This week the calendar ticked over to July, we've entered the second half of the year, and under normal circumstances - meaning if COVID never happened - the CT surfers would now be in Jeffreys Bay awaiting the start of the J’Bay Open.
A quick look at the WSL website and despite all five previous contests being postponed or cancelled, the J’Bay Open is still optimistically listed as ‘upcoming’. But of course everyone knows it ain’t coming, nor are the following events, Tahiti, the Tub, then Europe, so the season is a write off, and with the pandemic again ramping up in Victoria and parts of the US, it’s becoming hard to imagine professional surfing being run next year either.
Unlike domestic sport leagues such as the NRL and AFL, who’ve lobbied to continue their games with restriction rules in place, the WSL can make no overture to government. Not till a vaccine is found or the virus eradicated does the WSL have a chance of running in a manner similar to what we know.
This leaves the WSL in neutral, engine running, costs mounting up, but not moving anywhere, no tours to run - not Championship, Challenger, or Qualifying - and the only activity is endless reruns of old comps or studio shows lost amongst the social media morass. They may be WSL branded yet the content is commonplace; without contests the Wozzle loses its exclusive standing and becomes a content farm like every other social media entity.
Another difference between leagues such as the NRL and AFL, as opposed to the WSL is the response to cancellation from fans. Even deep into lockdown and against all medical advice, many football fans argued for the return of their code. Paraphrasing fans across all codes and countries, it was “essential for a return to normality”.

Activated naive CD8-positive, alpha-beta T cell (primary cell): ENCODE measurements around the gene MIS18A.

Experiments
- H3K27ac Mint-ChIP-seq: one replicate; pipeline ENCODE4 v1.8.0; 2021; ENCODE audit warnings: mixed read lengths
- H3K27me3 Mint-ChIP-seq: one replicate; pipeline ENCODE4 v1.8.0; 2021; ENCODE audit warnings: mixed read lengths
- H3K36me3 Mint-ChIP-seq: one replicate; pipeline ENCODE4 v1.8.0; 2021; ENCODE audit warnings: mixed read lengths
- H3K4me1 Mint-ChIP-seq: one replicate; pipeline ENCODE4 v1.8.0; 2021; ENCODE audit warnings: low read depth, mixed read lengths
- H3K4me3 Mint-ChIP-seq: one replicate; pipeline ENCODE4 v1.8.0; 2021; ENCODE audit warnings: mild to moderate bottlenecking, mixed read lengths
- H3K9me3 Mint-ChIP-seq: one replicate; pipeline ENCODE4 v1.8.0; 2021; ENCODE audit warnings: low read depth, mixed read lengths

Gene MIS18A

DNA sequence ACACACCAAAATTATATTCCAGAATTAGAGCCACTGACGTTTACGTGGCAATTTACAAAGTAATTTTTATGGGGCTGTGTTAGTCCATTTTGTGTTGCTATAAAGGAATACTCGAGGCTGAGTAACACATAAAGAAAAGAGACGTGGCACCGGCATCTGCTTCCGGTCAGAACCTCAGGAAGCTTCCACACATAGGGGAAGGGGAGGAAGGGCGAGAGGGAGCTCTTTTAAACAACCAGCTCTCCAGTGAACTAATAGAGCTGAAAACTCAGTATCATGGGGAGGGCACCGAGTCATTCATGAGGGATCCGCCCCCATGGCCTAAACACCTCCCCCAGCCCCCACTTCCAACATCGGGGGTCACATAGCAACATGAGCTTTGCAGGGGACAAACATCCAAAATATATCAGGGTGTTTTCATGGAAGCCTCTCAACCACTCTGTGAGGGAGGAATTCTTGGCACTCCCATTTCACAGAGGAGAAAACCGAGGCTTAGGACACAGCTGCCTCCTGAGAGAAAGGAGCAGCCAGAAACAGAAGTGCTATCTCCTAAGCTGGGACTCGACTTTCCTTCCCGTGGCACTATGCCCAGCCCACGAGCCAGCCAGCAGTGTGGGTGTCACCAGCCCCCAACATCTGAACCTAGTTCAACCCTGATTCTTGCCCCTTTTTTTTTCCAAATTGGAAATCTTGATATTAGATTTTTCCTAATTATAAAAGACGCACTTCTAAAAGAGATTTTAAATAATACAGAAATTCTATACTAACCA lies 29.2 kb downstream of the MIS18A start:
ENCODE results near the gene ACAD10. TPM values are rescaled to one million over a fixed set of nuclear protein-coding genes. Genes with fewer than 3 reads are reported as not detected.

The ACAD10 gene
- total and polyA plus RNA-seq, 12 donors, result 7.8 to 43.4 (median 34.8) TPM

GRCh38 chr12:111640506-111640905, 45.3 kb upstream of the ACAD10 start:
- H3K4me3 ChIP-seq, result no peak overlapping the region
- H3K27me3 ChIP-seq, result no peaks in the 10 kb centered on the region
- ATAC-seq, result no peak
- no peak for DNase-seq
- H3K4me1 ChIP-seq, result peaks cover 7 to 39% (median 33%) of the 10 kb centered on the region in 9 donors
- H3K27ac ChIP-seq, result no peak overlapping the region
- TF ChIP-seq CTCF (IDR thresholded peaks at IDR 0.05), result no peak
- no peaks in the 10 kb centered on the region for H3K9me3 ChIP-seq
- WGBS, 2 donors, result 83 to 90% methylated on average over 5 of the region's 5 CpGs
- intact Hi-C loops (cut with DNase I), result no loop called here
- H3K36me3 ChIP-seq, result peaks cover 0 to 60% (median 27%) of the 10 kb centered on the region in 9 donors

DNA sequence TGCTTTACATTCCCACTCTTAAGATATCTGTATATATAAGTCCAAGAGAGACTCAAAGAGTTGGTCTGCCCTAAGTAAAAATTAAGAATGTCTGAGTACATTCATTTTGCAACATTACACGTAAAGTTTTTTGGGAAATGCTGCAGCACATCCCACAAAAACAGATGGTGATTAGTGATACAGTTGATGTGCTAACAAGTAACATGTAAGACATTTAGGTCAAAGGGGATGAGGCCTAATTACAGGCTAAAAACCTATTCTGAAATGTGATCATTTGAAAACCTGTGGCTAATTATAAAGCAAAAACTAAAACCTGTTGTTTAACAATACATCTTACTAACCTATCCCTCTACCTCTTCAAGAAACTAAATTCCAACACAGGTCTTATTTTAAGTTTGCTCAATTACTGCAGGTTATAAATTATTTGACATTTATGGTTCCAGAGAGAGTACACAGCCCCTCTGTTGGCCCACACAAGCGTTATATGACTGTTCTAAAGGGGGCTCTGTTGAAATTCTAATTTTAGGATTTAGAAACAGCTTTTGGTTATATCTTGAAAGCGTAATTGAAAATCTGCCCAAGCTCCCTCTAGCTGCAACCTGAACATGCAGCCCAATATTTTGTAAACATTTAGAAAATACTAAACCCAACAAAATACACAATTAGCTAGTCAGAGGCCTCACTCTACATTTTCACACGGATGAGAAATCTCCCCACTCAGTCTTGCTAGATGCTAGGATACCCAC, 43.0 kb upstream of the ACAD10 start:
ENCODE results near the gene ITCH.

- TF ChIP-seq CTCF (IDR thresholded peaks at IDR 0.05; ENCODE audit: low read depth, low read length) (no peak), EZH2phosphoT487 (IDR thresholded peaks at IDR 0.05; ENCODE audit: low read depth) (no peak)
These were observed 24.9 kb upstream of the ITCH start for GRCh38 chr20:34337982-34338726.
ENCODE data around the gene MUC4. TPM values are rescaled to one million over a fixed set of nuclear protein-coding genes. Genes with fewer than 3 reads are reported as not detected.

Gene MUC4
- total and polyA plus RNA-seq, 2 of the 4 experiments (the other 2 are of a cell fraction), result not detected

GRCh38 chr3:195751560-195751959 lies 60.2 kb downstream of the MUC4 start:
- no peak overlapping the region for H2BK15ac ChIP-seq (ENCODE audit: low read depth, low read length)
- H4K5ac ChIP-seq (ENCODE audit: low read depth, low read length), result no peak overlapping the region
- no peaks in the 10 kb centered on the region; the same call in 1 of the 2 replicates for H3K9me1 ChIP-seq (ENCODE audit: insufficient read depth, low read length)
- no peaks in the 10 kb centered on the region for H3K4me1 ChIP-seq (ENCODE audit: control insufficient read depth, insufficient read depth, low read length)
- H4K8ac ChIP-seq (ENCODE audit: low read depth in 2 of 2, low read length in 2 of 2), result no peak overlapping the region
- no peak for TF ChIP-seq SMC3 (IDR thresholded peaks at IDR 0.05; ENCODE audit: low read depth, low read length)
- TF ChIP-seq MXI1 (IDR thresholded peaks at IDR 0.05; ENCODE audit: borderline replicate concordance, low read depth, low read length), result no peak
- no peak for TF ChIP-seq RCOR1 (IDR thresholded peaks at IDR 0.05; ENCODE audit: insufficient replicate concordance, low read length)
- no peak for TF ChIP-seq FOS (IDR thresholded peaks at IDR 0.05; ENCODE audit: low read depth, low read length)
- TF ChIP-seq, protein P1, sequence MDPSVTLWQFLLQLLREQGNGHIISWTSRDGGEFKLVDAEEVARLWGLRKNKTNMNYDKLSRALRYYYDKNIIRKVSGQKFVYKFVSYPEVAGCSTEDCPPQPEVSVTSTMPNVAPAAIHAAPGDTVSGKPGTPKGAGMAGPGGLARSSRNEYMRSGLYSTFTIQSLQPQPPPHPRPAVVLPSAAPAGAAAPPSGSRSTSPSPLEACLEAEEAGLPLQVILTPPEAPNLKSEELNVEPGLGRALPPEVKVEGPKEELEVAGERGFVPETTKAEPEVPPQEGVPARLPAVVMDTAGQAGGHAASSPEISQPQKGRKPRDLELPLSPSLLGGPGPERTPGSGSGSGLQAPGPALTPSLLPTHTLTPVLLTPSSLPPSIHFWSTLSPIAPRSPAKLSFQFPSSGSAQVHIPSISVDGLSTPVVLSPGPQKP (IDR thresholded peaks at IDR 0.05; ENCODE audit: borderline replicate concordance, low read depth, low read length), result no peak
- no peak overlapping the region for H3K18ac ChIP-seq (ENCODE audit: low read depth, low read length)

I’m yet to hear a single surfing fan make the same emphatic appeal.
Some surfers may miss the office diversion, or the opportunity to ogle great surfers in great waves, but a necessity? Not on your life.
This is the first year since 1975 that there hasn’t been a surfing tour. That’s 45 straight years of contests - one of them was abridged due to terrorism, and a few in the eighties followed the financial year - but for a great many surfers it’s the first year without any competitions. The forced absence has brought pro surfing's place into sharp relief.
You see, almost since the inception of pro surfing, its administrators have packaged it, not at the readymade audience of existing surfers, but at the mainstream. That’s where the eyeballs were, which attracted the big sponsors, and in turn the big money. Yet time and again, from the IPS, to the Sid Cassidy-era ASP, to the new believers at the WSL, the play has failed. Surf contests are too slow, too complex, and in the world of extreme sports, too safe.
Yet while organised surfing stumbles and falls, surfing….just surfing, no heats or singlets, has succeeded in cutting through. Like it or not, surfing is mainstream; it's used to sell incontinence pads, credit cards, and retirement villas. The last ten years has seen more people start surfing than ever before, while the COVID lockdown saw a number of boardmakers smash their monthly records.